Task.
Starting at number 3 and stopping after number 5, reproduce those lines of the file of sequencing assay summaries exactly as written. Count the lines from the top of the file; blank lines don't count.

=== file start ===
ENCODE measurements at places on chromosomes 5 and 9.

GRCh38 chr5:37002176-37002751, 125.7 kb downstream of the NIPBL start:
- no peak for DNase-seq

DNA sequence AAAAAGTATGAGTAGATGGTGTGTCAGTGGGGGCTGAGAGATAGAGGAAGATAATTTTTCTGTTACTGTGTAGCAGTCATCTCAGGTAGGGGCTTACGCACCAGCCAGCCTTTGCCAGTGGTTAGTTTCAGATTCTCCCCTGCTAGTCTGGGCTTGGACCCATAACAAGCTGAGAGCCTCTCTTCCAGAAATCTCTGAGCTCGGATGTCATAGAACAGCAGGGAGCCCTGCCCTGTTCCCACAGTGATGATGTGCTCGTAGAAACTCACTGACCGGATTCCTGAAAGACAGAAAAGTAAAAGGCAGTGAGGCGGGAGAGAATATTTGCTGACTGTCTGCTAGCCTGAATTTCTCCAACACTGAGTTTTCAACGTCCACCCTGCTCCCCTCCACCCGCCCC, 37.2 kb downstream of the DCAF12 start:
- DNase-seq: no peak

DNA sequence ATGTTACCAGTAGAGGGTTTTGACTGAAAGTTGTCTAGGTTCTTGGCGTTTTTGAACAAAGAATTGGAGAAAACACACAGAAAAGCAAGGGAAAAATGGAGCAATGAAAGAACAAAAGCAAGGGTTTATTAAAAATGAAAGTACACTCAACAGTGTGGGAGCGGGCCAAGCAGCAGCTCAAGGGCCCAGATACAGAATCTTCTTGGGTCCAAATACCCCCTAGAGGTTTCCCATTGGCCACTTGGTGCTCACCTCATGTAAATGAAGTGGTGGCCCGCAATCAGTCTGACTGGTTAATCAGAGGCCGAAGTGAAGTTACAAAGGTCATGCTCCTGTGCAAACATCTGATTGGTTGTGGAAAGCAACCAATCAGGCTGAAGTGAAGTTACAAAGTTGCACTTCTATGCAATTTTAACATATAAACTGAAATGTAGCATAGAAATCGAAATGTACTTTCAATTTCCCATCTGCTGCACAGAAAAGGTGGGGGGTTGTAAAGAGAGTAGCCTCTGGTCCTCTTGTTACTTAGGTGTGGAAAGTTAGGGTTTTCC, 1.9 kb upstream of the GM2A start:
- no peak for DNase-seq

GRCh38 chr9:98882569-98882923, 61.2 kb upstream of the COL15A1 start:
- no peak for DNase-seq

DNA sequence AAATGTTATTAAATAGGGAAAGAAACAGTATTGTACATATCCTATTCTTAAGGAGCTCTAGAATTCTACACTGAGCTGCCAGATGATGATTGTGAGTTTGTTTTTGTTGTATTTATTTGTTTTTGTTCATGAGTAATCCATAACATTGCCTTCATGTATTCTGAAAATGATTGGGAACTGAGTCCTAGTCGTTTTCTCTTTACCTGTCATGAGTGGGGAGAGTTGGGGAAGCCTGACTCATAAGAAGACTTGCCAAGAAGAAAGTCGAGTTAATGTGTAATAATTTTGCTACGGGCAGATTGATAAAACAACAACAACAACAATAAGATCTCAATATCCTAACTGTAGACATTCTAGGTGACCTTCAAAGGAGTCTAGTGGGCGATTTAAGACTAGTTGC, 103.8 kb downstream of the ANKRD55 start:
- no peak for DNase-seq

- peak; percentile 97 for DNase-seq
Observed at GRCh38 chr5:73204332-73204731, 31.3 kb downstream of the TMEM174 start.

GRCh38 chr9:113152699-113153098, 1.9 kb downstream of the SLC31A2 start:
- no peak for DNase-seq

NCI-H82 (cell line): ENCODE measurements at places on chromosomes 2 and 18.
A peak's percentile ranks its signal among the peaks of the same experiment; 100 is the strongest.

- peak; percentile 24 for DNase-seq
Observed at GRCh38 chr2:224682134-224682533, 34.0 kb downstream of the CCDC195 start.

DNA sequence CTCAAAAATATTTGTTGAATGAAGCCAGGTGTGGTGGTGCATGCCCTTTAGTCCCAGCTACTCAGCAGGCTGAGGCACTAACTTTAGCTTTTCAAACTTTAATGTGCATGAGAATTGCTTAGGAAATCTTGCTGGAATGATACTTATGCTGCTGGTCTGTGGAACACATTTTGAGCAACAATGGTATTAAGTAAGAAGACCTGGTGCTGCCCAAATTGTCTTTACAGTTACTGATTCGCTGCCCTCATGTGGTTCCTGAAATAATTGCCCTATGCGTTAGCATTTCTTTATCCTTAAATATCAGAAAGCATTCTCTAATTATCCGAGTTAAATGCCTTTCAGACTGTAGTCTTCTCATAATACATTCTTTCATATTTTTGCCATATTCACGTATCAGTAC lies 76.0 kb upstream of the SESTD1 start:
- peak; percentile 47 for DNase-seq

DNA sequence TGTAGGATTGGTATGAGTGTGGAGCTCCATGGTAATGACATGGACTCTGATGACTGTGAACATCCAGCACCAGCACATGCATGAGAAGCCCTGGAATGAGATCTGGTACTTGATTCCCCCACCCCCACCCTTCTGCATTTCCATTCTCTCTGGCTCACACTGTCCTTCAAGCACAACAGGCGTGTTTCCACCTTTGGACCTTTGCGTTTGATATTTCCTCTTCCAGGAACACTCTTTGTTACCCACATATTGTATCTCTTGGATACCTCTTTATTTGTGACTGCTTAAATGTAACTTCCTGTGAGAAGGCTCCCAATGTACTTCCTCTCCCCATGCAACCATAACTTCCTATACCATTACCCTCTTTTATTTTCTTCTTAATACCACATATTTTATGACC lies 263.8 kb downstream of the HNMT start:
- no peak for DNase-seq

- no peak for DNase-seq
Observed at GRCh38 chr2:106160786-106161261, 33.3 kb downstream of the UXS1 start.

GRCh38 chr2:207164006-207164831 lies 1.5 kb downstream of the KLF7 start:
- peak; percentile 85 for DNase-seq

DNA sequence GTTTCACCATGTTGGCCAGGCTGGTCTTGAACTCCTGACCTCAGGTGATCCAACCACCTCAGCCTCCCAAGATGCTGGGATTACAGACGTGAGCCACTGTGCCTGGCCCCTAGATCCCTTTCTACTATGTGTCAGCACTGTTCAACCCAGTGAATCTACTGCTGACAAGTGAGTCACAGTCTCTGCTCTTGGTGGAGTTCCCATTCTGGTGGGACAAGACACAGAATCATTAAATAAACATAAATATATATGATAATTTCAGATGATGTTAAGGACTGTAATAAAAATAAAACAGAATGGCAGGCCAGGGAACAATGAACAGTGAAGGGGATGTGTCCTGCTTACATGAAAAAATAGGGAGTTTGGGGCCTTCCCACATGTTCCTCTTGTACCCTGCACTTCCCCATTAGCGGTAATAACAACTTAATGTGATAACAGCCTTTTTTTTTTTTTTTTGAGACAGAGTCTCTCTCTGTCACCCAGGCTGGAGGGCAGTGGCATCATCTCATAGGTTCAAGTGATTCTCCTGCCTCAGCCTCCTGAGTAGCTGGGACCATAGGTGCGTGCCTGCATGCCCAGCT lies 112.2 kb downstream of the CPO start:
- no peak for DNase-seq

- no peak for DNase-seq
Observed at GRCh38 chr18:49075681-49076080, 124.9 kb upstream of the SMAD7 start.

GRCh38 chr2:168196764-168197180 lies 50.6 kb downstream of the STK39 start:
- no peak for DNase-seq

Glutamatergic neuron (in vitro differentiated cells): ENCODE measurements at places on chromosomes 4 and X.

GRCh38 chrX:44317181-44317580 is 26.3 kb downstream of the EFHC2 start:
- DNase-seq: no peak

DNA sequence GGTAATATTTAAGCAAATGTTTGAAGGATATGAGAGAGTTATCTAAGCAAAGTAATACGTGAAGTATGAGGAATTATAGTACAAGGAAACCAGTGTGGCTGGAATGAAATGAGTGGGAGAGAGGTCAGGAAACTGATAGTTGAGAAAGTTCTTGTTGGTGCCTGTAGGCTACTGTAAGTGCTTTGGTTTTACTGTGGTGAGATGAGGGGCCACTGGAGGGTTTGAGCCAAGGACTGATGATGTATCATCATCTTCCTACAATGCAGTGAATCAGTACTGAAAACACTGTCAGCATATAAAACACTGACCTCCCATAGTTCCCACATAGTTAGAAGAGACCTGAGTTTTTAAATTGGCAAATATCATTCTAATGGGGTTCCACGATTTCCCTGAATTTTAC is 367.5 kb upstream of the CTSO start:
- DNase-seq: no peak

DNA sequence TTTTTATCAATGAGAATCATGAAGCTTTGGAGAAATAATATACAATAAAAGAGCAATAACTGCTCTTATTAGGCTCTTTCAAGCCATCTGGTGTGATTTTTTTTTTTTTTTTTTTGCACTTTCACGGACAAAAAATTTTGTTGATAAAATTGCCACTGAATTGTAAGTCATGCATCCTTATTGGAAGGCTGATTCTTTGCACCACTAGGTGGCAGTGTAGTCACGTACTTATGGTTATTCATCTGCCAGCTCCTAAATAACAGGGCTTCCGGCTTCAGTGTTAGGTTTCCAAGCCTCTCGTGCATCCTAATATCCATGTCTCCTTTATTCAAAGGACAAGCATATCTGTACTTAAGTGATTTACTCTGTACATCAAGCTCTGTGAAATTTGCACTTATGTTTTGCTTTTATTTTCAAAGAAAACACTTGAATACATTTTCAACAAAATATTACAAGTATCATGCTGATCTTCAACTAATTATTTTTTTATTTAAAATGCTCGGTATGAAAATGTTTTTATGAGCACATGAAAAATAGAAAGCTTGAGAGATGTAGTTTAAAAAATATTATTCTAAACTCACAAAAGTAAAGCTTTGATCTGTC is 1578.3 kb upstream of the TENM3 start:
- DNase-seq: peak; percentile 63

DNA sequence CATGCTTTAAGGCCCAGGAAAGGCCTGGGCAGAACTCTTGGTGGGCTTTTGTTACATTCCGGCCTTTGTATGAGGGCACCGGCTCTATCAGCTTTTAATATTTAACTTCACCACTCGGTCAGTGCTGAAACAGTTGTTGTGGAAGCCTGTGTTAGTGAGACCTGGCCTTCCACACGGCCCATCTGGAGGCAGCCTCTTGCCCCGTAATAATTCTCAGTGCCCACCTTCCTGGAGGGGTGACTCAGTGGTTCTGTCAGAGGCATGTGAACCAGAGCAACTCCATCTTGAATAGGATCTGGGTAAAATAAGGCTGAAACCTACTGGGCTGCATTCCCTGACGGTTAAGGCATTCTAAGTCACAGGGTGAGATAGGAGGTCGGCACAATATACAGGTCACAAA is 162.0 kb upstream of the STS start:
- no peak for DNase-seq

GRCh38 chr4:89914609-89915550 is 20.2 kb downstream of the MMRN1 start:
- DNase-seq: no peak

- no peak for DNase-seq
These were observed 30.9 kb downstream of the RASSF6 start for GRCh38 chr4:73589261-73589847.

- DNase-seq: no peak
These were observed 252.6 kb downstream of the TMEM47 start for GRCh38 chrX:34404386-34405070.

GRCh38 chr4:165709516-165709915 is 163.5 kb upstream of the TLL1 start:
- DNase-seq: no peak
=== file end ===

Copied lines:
- no peak for DNase-seq

DNA sequence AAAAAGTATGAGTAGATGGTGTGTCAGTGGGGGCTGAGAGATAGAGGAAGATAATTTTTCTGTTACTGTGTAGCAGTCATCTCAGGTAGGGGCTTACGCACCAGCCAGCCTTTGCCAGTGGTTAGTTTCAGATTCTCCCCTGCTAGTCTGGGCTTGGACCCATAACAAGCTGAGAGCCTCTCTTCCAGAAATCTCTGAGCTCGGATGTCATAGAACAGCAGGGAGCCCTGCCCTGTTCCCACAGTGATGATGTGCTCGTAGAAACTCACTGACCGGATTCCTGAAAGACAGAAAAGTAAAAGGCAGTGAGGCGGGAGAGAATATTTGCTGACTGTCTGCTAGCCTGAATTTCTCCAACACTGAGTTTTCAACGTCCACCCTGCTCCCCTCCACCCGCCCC, 37.2 kb downstream of the DCAF12 start:
- DNase-seq: no peak